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British Frozen Food Federation Calls For Swift Action on Export Strategy

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British Frozen Food Federation Calls For Swift Action on Export Strategy

British Frozen Food Federation Calls For Swift Action on Export Strategy
November 22
08:23 2016

British Frozen Food Federation, the voice of the UK’s £8 billion frozen food industry, has called for the Government to deliver on its food export strategy as quickly as possible. The call follows a survey of the BFFF’s 300 plus members, which reveals that 55% of the respondents currently export, but only 45% see Brexit as an opportunity to increase overseas trade.

The survey also highlights concerns about the availability of labour, with several companies saying that the vote has already made it harder to recruit staff.

John Hyman, BFFF chief executive, says: “I am encouraged by the Government’s announcement of the new International Action Plan for Food and Drink which is designed to boost the sector’s exports by £2.9 billion. Our survey reveals there is already an appetite to export, with 31% of the respondents calling for a new globally focused trade policy. However, an overwhelming 64% want either no change to our current EU trading arrangements or free access without free movement of people post Brexit.”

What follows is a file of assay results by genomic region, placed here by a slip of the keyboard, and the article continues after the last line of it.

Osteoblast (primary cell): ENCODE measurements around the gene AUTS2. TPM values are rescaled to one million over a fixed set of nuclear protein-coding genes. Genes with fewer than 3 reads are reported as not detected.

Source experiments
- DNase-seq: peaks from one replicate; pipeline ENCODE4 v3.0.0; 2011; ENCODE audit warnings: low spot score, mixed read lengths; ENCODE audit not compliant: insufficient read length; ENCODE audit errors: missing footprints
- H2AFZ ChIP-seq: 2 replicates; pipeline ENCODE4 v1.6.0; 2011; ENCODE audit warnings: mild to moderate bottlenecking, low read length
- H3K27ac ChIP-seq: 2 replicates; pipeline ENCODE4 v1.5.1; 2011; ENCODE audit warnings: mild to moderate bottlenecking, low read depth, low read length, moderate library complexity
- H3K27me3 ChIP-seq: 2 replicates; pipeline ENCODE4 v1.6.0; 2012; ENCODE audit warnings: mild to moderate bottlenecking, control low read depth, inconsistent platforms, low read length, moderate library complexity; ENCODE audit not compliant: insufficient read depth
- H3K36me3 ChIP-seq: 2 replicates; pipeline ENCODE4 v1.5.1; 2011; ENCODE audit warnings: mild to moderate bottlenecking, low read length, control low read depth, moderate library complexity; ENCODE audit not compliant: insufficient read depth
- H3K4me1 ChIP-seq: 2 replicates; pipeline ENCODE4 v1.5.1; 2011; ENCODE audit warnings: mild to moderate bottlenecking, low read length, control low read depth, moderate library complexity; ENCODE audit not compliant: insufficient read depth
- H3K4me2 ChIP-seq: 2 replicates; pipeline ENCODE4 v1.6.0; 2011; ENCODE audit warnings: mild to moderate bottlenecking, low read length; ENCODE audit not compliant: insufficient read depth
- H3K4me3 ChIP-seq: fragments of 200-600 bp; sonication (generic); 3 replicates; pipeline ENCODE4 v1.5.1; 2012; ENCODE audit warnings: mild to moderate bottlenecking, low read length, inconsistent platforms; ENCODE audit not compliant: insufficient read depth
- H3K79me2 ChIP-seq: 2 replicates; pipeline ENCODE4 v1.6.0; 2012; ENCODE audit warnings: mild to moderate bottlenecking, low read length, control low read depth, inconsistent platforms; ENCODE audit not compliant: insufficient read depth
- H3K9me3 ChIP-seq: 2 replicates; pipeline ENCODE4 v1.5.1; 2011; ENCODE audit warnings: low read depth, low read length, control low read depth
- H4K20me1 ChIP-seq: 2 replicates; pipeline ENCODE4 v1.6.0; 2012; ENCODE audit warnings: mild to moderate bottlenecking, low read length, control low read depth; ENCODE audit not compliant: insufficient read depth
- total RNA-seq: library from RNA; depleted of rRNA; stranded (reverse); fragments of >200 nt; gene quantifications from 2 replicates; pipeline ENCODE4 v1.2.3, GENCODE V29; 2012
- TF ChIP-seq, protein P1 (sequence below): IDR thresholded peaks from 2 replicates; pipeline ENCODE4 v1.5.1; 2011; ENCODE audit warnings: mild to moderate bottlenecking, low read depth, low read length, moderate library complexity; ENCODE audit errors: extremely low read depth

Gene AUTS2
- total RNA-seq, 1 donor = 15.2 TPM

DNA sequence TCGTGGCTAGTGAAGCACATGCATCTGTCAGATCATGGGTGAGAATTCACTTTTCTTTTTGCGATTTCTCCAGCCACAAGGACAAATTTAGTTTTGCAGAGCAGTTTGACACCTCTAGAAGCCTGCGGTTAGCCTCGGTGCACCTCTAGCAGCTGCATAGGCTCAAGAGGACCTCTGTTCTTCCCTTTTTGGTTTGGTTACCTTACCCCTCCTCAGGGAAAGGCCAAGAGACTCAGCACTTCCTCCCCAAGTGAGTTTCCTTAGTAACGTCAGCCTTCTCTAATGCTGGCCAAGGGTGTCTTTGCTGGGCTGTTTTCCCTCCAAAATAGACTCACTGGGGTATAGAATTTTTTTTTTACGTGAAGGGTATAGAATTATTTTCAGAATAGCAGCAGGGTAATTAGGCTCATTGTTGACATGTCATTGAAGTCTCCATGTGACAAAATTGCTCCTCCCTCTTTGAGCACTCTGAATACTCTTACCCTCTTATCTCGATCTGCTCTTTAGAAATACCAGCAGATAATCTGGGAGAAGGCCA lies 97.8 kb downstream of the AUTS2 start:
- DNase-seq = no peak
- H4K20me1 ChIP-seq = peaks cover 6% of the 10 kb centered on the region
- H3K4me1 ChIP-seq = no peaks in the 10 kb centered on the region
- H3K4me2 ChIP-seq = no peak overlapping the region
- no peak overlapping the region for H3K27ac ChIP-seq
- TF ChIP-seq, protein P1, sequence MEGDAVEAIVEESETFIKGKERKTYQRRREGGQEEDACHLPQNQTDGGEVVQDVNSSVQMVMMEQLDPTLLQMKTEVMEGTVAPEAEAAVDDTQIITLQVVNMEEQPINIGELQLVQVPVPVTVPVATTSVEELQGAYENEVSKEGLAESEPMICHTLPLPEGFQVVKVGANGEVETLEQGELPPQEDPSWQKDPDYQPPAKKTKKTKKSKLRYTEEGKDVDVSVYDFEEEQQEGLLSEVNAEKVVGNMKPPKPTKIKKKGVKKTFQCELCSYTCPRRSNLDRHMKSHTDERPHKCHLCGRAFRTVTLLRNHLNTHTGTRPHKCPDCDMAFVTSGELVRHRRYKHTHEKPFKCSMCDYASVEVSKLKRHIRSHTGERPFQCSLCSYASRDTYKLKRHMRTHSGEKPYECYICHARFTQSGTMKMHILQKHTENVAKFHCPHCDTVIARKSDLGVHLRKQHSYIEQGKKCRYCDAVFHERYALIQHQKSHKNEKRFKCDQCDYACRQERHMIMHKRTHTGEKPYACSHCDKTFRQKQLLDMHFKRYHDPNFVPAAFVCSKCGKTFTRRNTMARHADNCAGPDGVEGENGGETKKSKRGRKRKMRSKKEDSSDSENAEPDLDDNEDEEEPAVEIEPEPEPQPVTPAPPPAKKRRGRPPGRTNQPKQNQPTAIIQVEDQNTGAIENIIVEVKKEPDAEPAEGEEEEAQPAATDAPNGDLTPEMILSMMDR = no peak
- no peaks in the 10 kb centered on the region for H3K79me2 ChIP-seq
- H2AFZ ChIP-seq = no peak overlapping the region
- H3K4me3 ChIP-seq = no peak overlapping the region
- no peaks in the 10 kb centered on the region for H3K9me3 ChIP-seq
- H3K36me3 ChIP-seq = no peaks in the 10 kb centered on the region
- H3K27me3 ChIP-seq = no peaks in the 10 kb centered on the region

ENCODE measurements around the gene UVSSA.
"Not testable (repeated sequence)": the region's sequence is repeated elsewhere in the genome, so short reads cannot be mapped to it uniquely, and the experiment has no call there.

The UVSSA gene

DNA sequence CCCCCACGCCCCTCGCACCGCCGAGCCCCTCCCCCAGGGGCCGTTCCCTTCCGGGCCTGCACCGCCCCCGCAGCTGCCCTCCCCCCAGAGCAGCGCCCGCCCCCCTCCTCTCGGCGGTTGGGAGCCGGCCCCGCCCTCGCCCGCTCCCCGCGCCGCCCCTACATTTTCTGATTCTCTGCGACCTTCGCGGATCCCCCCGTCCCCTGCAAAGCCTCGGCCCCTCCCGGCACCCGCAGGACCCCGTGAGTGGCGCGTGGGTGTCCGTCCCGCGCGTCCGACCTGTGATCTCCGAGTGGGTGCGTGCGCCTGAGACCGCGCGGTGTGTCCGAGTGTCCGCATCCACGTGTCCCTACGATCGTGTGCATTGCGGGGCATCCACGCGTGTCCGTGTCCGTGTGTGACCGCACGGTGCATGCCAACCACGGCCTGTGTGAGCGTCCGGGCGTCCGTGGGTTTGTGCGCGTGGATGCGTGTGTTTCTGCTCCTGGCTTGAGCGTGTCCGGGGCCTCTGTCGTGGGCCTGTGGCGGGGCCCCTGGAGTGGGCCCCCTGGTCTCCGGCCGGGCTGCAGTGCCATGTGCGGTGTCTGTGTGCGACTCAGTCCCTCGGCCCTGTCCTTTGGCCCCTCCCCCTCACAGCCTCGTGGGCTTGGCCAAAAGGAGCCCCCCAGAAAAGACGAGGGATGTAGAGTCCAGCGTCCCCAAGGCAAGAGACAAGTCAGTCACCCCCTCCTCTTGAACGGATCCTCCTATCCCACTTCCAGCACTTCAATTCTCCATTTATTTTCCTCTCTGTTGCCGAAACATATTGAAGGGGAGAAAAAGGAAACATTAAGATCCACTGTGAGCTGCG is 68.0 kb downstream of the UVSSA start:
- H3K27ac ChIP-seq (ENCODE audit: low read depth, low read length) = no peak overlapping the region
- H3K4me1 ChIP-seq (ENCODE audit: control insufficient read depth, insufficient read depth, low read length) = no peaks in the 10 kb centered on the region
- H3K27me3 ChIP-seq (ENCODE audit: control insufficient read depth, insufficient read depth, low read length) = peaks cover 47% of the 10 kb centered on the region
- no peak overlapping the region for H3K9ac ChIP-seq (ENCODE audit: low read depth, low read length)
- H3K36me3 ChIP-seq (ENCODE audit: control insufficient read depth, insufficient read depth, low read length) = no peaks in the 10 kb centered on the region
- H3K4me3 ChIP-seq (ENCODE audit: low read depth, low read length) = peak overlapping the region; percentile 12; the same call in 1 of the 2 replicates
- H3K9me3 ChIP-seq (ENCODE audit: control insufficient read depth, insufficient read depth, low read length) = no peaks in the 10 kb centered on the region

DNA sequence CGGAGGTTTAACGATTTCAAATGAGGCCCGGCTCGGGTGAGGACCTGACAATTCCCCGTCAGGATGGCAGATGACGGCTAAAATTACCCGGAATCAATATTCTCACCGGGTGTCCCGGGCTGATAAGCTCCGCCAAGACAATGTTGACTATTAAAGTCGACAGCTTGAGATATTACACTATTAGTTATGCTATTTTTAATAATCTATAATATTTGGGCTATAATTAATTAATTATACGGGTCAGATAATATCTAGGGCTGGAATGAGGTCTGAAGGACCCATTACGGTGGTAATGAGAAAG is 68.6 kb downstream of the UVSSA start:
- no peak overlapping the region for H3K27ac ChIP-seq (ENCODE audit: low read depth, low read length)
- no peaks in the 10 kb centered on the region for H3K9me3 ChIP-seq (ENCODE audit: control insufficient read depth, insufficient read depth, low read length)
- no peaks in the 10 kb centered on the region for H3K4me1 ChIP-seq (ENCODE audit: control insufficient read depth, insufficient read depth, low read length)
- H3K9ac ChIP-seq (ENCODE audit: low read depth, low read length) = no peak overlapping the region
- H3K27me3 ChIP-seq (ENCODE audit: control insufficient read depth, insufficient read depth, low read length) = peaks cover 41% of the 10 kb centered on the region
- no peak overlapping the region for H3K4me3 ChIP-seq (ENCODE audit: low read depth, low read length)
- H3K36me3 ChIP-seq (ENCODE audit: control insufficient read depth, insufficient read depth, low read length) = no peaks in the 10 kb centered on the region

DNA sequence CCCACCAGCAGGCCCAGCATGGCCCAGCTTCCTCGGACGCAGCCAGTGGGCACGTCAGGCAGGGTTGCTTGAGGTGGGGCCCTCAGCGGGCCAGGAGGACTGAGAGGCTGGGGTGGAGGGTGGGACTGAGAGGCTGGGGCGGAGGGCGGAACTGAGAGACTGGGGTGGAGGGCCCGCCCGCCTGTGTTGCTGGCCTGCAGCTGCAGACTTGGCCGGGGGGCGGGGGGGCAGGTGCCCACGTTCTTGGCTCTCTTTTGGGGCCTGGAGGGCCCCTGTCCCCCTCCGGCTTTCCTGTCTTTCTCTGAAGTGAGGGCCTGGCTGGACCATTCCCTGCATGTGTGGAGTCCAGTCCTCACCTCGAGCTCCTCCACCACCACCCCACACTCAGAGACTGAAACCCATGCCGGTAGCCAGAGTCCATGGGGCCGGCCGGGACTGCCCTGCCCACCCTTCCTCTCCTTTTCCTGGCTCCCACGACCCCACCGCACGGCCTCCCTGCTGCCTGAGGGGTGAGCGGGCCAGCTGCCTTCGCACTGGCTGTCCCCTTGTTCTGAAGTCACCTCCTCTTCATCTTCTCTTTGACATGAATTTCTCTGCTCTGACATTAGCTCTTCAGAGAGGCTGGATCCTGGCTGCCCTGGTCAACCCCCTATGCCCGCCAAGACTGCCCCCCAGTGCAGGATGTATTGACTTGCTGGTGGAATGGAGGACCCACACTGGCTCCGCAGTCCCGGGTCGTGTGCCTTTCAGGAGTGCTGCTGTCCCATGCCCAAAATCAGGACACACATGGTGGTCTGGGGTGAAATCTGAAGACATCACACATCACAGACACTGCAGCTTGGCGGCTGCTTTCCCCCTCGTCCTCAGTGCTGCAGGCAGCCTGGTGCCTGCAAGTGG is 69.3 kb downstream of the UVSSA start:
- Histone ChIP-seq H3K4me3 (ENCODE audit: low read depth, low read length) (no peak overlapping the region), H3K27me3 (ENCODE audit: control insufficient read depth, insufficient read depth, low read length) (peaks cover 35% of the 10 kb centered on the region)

John Hyman, BFFF chief executive.

John Hyman, BFFF chief executive.

He also highlights concerns about skilled labour, saying that the industry, which currently employs roughly 150,000 people, depends on a reliable supply of skilled people. “Many BFFF members are worried that they will not be able to recruit the right people at a time when they are facing tougher competition and looking to increase exports,” he says.

He also encourages the Government to think beyond traditional food and drink exports, saying: “There are many more opportunities beyond the products we have traditionally exported such as whisky, beef and shortbread. There needs to be a long-term commitment to a trade policy that enables and supports new and existing exporters.”

The BFFF study also reveals that 68% say the Brexit vote has had a negative impact on their business, with 51% of the respondents reporting increased input or ingredients costs since the June 23 vote. In addition, 30% of the members polled said the result of the referendum has had a negative effect on their investment decisions.

John Hyman is calling on the food industry to speak with one voice. “Food is the UK’s largest manufacturing sector, given the challenges the whole food industry faces, it’s essential we speak to government with one voice. That’s why BFFF is working with the Food and Drink Federation to make our case to the Government,” he remarks.

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